But while there’s a sense that there may be some truth in this for any institution or family, I’m thinking of special situations such as we find ourselves in today. There is so much anger, division, and there appears to be little if any hope that anything will change perhaps before catastrophe or the worst part hits, hopefully with some cushion and limited fallout. And hopefully as well, to give the needed realization that change is needed.

If we’re concerned about such a situation, chances are it’s close to us, or we’re somehow involved in it. Like Daniel of old, who from all appearances even in Scripture was blameless and upright, we too need to pray to God, confessing our sin, our part in the problem, be it in family, or any institution. We most definitely need to be open for the Lord’s insight and correction in our own lives, before we can imagine God’s breakthrough in the lives of others.

As we do that, then maybe God will give us the understanding and sense needed to become part of or fit into the solution. And as Jesus said, some do not come out except by prayer and some manuscripts add, fasting.

There’s always hope, even if it doesn’t come easy. In and through Jesus.

forgiving others so that we might be forgiven

And forgive us our debts,
as we also have forgiven our debtors.

For if you forgive others their trespasses, your heavenly Father will also forgive you; but if you do not forgive others, neither will your Father forgive your trespasses.

Matthew 6:12, 14-15

and be kind to one another, tenderhearted, forgiving one another, as God in Christ has forgiven you.

Ephesians 4:32

Our Lord tells the parable of the unforgiving servant who although he was forgiven a huge debt outright, would not forgive a servant of his who owed comparatively little, but didn’t have the resources to pay it back readily. And in the Lord’s teaching on prayer in the Sermon on the Mount, we’re taught to ask for forgiveness of our sins, since we’ve forgiven others of their sins against us. And then after the prayer that unless we forgive others, we ourselves won’t be forgiven. Yet Ephesians tells us to forgive each other just as God in Christ has forgiven us. What are we to make of this?

I think this might be akin to John in 1 John telling us that we’re to confess our sins, and that as do so, God is faithful and just and will forgive our sins (1 John 1:9). We’ve been forgiven which we’ve been taught is past, present and future because of Christ and Christ’s sacrifice for us on the cross. But we’re to live that out in the present.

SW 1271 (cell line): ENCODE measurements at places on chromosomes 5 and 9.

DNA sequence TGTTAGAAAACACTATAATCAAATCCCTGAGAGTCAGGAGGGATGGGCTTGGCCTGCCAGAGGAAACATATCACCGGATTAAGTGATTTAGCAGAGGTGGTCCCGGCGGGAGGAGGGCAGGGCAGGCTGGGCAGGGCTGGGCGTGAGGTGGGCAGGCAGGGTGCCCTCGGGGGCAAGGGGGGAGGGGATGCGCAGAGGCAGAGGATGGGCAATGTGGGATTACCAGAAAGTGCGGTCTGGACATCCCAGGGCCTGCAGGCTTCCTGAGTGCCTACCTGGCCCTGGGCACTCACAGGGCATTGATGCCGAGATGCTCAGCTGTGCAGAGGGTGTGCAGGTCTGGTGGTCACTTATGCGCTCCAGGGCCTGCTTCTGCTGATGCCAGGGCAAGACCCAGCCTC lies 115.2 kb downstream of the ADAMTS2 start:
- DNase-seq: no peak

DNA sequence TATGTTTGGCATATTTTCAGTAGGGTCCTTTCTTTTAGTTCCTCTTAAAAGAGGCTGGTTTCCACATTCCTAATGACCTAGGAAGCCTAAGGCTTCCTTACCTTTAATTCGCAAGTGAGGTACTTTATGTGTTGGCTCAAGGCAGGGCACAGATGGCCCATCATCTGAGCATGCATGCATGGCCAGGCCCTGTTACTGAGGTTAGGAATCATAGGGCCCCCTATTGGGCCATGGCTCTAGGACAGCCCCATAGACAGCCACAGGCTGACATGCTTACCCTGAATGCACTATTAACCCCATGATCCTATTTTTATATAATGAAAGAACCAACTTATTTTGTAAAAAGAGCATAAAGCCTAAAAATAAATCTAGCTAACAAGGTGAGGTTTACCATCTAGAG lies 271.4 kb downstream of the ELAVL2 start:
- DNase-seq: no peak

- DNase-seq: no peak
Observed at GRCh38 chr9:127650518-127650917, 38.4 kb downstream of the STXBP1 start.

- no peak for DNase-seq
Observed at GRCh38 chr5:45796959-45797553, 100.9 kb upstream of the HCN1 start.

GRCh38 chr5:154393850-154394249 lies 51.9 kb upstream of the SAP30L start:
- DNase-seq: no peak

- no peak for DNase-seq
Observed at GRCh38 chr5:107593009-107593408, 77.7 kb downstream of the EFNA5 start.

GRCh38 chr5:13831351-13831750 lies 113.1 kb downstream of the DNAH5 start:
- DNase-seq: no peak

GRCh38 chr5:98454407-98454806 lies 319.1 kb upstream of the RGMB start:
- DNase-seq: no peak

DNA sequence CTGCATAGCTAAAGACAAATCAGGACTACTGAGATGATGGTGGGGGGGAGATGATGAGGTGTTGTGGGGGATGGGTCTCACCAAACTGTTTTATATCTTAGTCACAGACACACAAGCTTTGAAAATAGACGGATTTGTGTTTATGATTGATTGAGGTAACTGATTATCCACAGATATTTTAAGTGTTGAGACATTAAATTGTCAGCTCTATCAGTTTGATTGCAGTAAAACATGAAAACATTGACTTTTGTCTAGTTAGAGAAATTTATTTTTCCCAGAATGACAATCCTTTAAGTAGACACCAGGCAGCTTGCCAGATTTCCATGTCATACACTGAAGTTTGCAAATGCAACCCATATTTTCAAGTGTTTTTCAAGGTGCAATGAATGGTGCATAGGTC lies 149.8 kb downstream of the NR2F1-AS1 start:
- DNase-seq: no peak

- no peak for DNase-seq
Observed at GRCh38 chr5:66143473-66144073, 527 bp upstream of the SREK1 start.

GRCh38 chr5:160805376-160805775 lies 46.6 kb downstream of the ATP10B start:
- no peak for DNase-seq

We might hold grudges against others, against another, and we withhold forgiveness from them, maybe in some kind of passive aggressive way, but oftentimes that apparently being so receded that we’re unaware of it, but we simply don’t forget the offense and still hold it against the person. Instead we’re told that we’re to forgive them. As we’ve already been forgiven as we’re told in Ephesians. But also so that we might experience forgiveness ourselves for the sins we inevitably commit. Including the sin of not forgiving that other person.

This is something we have to do, and keep working at doing. It may involve struggle, and time, but in our hearts and minds we need to be committed to that. God will help us follow through as we set our face toward that goal. In and through Jesus.

no, it’s not wrong to have a broken and contrite heart. quite the contrary

The sacrifice acceptable to God[d] is a broken spirit;
a broken and contrite heart, O God, you will not despise.

Psalm 51:17

After we’ve sinned, and I refer not just to “great transgression” (Psalm 19:13), but to all sin, when we confess and repent we’re often told to forget about it. That our sins have been removed as far as the east is from the west (Psalm 103:12) which is true upon genuine confession and repentance. But if we’re to take seriously the great penitent Psalm, 51, then we need to accept the fact that what pleases God is not only acceptance of God’s forgiveness to us in Christ, but also God’s acceptance and I would even say pleasure in a broken and contrite heart over our sin.

That doesn’t mean we should wallow in our sin, or hate ourselves. We hate what we’ve done, and not merely the consequences. If we hate only the consequences, then we certainly don’t have a broken and contrite spirit. For most sins the consequences are only a reminder that we haven’t arrived in this life, and that we do well to be more and more humble. For some sins the consequences may be greater along with the realization that there’s work for us to do to be rid of our tendencies without ever thinking we’ll come to the place in this life when we’re actually above the possibility of falling again.

No, with thanksgiving and praise to God we accept God’s forgiveness upon our confession of sin. But we also take our sins seriously, out of love for God and others allowing our hearts to be broken. So that our lives following will become different. Hating what we’ve done, and making amends as best we can with an entirely different life. Letting God, as the psalmist, probably David in Psalm 51 aspires, to do God’s work of thoroughly cleansing us on the inside, so that our hearts might be inclined in love toward righteousness and justice, wanting to avoid all wrong.

In and through Jesus.